The language of flowers. A Universal but often misunderstood Interaction.
By MANDY WAN: LITERATURE Columnist
For many, flowers are often the go-to choice of gift for many occasions such as Valentine’s Day, anniversaries, and general celebrations. Of course, this is understandable as who doesn’t appreciate receiving a bouquet of gorgeously arranged blossoms.
However, in the modern-day, the language of flowers has undeniably fallen out of fashion. What was once knowledge of great importance in the art of gifting has now been forgotten and overlooked by the masses.
The distinct meanings of individual flowers and plants vary in the traditions of different cultures, such as carnations being associated with funerals in France but viewed suitable as a Mother’s Day offering in the United States. Yet, what we commonly regard as the universal language of flowers – also known as floriography – was popularized during the Victorian Era. Not only did they designate specific meanings to different types of flowers but they also made the distinction between each colour and the physical placement of the bloom. All these rules and specifications allowed the Victorians to convey messages to each other that they would never dare to utter out loud in their “prim and proper” communities.
Due to the fascinating nature of the emblematic roles that flowers adopt, it comes as no surprise that they have been featured heavily in literature. Most notably, William Shakespeare utilised them to enrich his classic tale of Hamlet (first performed in 1609). In particular, the character of Ophelia is closely linked with the symbolic essence of nature.
At the beginning of the drama, Ophelia is regarded as a potential love interest of Prince Hamlet, the heir to the throne of Denmark. However, in Act 4, after the murder of her father at the hands of Hamlet, Ophelia descends into what one could only describe as hysteria. The infamous scene depicts the noblewoman narrating her distribution of imaginary flowers to several unspecified recipients.
Shakespeare intentionally omits the usage of stage directions during the speech and so, relies on the audience’s knowledge of floriography to reveal the receivers and Ophelia’s intentions behind each allocation. Generally, depending on reader interpretation and the version of the drama that is performed, the recipients include Hamlet, Laertes (Ophelia’s loving brother), Claudius (The King of Denmark and Hamlet’s stepfather), and Gertrude (The Queen of Denmark and Hamlet’s mother).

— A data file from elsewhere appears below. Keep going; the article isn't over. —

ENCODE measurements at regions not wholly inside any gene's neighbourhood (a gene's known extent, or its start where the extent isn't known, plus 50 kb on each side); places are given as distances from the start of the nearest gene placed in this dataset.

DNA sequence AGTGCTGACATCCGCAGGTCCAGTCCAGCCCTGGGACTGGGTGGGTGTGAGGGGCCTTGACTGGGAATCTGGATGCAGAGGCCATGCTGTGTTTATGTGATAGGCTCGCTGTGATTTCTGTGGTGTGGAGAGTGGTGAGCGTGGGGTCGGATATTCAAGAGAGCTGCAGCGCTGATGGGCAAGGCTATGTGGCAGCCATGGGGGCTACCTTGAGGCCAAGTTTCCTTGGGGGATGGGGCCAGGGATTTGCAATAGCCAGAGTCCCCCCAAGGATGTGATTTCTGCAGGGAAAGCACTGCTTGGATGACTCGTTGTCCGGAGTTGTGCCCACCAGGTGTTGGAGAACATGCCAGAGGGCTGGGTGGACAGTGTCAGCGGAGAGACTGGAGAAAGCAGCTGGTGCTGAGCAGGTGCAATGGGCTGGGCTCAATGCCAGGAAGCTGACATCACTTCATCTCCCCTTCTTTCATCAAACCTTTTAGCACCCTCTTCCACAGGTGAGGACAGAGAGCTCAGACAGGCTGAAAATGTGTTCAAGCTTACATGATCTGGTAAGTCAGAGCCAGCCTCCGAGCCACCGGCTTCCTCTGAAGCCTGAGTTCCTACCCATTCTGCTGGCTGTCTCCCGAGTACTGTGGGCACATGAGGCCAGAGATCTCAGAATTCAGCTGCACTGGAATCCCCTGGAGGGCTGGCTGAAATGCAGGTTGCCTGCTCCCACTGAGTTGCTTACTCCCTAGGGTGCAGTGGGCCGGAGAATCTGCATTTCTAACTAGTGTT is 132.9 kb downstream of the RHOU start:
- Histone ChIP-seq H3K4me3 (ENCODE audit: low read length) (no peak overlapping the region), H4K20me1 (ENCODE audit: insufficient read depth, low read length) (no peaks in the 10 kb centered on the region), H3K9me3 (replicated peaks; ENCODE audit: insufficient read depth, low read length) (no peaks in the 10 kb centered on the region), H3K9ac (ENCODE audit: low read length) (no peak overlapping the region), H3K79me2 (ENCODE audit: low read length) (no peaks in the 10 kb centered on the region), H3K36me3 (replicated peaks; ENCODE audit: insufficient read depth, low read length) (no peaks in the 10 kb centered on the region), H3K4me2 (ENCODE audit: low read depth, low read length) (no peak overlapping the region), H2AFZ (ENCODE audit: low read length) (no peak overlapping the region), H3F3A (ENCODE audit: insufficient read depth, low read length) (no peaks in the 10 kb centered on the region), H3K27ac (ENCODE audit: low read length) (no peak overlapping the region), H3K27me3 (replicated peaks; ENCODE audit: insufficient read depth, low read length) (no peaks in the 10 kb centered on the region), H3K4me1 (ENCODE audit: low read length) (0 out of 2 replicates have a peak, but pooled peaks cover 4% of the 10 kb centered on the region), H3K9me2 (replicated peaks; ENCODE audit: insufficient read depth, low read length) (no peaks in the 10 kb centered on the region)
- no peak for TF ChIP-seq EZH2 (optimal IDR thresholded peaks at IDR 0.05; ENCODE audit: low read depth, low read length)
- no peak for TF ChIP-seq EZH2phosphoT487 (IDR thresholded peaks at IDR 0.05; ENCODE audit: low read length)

Primarily, Ophelia claims to pass out rosemary which is traditionally carried by mourners at funerals and regarded to signify the act of remembrance. Similarly, it has also been tied in with eternal love – either for the deceased or living. Hence, it has been theorised that she delivers the herb to Laertes as a plea for him to never forget the importance of family given the murder of their father and her eventual suicide.
‘rules and specifications allowed the Victorians to convey messages to each other that they would never dare to utter out loud in their “prim and proper” communities‘
Ophelia then offers pansies which in French is known to mean “thoughts” – in particular, the thoughts of a lover. It also was considered to be symbolic of memories and faithfulness. The former suggests that Ophelia intends to keep the pansies for herself as she wishes to preserve the tender feelings she once held for Hamlet whilst the rest of her world deteriorates into madness. On the other hand, regarding the latter of the two meanings, Laertes could also receive the pansies as an unvoiced commendation for his unwavering devotion towards his late father and sister.
Ophelia then presents fennel – representative of a multitude of messages but notably adultery and flattery – and columbines which can symbolise deceit.
It is assumed that these plants are intended for Claudius, a shrewd and wicked man, who ascended to the throne by poisoning his brother: the late king and Hamlet’s father. Furthermore, he then wed his brother’s widow, Gertrude. Therefore, Ophelia metaphorically insults the king through her non-existent gifts which highlights how the language of flowers was used to avoid the strict rules of society.
Another example of this would be when the maiden simply mentions the presence of a daisy in her speech but does not offer it.
Since daisies are characteristic of purity, this could be interpreted as Ophelia suggesting there is no longer honesty within the Danish court and only betrayal and evil. A similar jibe is put forward when she also claims the violets in the castle “withered all when [her] father died”. This is significant as the bloom is a symbol of modesty and faithfulness – by affirming the absence of the violets, she alludes to the corruption she surrounds her.
The only herb that Ophelia explicitly claims for herself is rue – this is only fitting as the plant is indicative of regret and sorrow. Yet, it should be noted that she also offers some to an anonymous individual and advises them to “wear [it] with a difference”. In turn, it is plausible that the recipient is none other than Gertrude who Ophelia believes must repent for her lust towards a man like Claudius.
As a whole, it seems that it might be worth giving a little extra thought into the next bouquet you receive. After all, you may end up uncovering one’s true intentions – be it for better or worse.
MACKAYAN: FORGET ME NOT, LAERTES.Tweet